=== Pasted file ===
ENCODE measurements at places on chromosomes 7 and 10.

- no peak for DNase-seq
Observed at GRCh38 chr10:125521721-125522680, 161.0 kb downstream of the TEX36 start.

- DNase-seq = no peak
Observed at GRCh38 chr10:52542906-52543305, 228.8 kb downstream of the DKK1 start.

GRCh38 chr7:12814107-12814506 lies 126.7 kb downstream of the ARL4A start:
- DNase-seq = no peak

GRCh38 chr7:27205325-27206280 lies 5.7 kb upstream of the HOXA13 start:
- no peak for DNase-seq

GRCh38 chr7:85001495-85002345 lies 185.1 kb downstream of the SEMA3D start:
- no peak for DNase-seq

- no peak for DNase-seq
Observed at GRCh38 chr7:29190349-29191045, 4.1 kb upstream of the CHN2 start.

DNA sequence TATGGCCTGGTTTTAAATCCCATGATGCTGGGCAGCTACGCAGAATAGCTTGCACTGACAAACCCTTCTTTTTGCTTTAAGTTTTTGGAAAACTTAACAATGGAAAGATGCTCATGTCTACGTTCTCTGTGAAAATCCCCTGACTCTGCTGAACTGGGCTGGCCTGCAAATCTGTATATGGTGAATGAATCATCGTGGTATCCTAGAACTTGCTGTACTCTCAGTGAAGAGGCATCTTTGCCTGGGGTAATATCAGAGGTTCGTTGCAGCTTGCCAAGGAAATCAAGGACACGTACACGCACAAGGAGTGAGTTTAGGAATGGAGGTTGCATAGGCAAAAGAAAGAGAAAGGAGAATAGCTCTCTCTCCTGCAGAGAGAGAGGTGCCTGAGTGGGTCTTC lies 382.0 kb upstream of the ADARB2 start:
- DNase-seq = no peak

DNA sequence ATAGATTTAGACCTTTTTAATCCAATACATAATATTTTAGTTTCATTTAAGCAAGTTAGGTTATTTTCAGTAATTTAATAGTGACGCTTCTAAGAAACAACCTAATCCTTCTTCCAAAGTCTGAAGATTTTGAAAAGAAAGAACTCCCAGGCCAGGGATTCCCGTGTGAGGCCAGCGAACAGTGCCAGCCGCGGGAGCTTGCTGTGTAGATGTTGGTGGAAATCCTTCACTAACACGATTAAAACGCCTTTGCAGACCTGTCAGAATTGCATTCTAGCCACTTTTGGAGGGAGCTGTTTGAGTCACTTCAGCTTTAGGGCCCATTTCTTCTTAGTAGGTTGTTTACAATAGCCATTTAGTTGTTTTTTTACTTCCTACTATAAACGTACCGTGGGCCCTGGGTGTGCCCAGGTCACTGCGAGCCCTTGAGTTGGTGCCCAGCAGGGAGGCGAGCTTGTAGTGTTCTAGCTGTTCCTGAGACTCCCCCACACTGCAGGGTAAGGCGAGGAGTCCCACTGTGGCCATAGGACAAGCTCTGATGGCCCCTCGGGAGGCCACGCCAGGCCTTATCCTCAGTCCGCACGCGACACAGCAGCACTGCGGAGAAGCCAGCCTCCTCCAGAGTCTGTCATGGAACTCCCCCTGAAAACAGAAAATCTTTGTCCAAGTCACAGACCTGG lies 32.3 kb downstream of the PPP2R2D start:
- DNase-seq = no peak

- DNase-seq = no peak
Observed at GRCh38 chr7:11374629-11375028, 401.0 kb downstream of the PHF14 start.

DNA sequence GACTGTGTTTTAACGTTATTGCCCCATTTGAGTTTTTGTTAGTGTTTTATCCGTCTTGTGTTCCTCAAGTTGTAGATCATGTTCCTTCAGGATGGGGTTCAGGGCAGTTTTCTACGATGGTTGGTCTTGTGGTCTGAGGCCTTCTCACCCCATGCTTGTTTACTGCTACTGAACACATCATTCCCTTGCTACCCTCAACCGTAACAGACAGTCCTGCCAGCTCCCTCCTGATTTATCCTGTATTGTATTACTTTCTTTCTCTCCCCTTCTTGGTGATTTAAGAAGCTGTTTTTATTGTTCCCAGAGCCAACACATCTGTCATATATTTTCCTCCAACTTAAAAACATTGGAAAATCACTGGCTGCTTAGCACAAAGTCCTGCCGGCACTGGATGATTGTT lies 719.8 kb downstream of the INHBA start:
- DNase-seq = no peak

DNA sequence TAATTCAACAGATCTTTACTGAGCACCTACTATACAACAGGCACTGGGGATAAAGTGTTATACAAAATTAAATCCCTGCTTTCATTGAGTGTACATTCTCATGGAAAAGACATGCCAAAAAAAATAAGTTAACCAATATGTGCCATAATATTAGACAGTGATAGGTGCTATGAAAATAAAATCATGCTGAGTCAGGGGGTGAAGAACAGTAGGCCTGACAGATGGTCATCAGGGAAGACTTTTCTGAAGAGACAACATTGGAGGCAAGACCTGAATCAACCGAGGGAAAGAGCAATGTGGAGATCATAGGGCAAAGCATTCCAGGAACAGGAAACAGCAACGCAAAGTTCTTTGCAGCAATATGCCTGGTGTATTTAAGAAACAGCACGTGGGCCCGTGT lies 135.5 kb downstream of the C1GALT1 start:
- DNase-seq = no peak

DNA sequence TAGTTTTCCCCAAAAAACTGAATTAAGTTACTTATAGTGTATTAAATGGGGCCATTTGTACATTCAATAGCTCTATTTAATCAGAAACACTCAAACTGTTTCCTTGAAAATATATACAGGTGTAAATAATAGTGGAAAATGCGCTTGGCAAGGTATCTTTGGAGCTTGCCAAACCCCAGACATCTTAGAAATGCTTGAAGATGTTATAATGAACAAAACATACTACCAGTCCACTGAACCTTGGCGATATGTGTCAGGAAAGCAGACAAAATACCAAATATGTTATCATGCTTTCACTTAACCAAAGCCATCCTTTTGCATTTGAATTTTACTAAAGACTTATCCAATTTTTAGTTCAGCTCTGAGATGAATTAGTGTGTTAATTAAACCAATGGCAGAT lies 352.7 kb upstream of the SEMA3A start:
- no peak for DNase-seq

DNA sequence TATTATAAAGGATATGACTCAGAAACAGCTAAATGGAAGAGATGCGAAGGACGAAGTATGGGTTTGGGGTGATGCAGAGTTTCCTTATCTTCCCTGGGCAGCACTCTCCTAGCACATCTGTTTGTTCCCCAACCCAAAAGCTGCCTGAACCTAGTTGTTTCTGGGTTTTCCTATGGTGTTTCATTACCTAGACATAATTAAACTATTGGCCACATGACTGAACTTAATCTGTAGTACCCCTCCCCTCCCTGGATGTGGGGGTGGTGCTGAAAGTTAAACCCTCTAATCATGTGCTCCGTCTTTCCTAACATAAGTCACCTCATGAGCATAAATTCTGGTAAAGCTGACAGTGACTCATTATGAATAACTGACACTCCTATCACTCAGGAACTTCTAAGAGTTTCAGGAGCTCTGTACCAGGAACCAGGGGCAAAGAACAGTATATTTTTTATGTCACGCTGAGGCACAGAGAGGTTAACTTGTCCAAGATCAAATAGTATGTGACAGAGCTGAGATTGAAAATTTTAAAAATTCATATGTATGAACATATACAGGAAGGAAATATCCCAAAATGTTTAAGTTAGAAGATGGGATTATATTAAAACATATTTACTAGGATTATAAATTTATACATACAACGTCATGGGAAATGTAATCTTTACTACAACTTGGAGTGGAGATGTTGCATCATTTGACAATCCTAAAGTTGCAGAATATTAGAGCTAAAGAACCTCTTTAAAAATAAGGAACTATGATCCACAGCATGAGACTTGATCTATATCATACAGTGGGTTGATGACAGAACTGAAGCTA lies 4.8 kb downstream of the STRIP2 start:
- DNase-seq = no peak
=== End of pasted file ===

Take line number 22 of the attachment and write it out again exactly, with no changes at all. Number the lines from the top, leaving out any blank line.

DNA sequence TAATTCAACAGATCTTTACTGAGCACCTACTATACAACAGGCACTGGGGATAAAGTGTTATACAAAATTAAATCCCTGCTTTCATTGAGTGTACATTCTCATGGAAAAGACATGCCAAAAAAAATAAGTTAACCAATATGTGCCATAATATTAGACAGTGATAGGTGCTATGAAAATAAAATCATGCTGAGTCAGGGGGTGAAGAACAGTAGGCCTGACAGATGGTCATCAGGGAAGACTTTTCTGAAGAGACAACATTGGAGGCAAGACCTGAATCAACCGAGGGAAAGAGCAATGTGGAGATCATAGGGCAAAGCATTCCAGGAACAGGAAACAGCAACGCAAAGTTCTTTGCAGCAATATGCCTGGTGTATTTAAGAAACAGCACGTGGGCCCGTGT lies 135.5 kb downstream of the C1GALT1 start: